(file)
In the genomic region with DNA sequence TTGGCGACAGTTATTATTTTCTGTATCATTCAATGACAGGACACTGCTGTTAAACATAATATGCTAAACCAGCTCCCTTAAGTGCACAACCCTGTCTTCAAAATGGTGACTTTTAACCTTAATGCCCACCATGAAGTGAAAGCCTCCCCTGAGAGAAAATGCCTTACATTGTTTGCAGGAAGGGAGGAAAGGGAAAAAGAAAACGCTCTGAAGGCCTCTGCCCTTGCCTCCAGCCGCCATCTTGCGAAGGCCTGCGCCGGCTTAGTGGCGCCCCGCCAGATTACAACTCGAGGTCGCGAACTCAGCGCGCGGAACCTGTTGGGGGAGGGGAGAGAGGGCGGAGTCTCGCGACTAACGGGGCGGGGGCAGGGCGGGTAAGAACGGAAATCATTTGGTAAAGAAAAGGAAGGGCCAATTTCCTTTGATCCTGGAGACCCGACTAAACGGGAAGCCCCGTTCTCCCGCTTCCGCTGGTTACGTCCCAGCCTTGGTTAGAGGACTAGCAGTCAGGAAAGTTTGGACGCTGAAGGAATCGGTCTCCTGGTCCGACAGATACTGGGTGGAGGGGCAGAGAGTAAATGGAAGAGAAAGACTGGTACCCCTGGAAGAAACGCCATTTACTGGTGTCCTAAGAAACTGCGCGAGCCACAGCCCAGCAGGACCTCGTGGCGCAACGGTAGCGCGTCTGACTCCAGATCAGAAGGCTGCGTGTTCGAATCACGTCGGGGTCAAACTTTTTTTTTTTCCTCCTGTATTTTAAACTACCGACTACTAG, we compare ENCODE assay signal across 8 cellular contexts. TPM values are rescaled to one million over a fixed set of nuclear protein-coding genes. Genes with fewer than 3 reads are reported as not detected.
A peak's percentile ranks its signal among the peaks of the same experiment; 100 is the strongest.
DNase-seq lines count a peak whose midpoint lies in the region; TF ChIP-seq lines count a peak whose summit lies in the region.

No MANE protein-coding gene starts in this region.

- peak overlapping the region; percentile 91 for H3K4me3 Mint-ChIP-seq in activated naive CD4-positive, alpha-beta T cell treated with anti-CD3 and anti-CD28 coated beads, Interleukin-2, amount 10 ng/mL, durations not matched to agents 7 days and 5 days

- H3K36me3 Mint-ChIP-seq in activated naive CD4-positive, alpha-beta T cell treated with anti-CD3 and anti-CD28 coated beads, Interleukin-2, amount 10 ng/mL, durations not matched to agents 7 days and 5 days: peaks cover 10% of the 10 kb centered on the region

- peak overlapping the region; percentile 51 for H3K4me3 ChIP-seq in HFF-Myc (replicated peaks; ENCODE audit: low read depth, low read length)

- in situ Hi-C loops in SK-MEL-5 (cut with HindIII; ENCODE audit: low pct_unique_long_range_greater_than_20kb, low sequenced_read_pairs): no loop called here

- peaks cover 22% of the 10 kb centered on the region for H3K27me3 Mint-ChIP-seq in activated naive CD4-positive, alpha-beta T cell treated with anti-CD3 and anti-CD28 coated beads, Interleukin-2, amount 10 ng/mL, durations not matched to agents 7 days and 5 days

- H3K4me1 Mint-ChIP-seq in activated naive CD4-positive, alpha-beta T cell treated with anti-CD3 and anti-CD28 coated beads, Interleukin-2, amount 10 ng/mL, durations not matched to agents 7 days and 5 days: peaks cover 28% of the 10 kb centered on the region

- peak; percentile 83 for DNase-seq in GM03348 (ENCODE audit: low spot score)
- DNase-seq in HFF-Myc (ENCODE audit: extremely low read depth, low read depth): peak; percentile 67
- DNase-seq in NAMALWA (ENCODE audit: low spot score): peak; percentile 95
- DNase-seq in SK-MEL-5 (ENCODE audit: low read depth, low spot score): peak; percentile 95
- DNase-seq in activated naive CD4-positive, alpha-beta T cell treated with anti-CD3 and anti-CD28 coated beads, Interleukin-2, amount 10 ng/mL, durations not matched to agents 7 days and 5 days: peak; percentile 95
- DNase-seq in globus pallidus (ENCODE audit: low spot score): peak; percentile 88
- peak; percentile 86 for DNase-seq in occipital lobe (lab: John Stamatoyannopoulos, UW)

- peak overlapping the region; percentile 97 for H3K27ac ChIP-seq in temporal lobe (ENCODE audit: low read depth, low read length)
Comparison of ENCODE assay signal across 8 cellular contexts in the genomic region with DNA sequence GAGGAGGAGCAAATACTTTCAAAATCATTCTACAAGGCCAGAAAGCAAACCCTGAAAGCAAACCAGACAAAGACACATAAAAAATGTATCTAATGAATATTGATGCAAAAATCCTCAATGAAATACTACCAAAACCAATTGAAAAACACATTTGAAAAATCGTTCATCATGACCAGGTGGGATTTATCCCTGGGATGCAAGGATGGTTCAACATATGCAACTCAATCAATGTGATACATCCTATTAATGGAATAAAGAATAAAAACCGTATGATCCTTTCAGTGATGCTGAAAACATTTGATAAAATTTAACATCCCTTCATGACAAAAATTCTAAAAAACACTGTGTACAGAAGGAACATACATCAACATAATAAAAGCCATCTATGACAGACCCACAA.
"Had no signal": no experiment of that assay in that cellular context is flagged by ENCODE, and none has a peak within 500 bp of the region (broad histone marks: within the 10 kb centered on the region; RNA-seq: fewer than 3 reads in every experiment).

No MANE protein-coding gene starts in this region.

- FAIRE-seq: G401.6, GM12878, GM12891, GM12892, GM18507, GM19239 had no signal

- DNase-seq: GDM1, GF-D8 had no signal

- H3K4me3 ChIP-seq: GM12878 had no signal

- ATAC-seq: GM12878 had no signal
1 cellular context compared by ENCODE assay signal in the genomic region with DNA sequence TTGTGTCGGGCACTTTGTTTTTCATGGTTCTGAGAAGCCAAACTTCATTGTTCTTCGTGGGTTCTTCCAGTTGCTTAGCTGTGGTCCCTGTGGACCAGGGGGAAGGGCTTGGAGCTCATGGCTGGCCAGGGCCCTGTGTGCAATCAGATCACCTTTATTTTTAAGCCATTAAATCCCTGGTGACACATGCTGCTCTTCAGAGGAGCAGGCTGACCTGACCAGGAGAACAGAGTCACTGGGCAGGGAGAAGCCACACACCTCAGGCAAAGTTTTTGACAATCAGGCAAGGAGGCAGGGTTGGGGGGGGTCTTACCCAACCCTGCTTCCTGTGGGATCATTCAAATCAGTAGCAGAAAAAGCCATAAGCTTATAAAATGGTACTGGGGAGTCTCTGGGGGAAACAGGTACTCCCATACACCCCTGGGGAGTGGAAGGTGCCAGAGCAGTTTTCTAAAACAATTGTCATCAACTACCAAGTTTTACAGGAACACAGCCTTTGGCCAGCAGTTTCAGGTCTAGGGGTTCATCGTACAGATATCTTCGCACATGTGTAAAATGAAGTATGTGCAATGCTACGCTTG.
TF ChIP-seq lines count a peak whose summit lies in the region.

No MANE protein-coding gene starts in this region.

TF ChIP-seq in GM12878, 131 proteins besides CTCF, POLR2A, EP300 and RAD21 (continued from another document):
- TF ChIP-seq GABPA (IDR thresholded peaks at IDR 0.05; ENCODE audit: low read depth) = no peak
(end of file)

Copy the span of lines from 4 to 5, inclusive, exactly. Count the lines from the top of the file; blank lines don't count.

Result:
No MANE protein-coding gene starts in this region.

- peak overlapping the region; percentile 91 for H3K4me3 Mint-ChIP-seq in activated naive CD4-positive, alpha-beta T cell treated with anti-CD3 and anti-CD28 coated beads, Interleukin-2, amount 10 ng/mL, durations not matched to agents 7 days and 5 days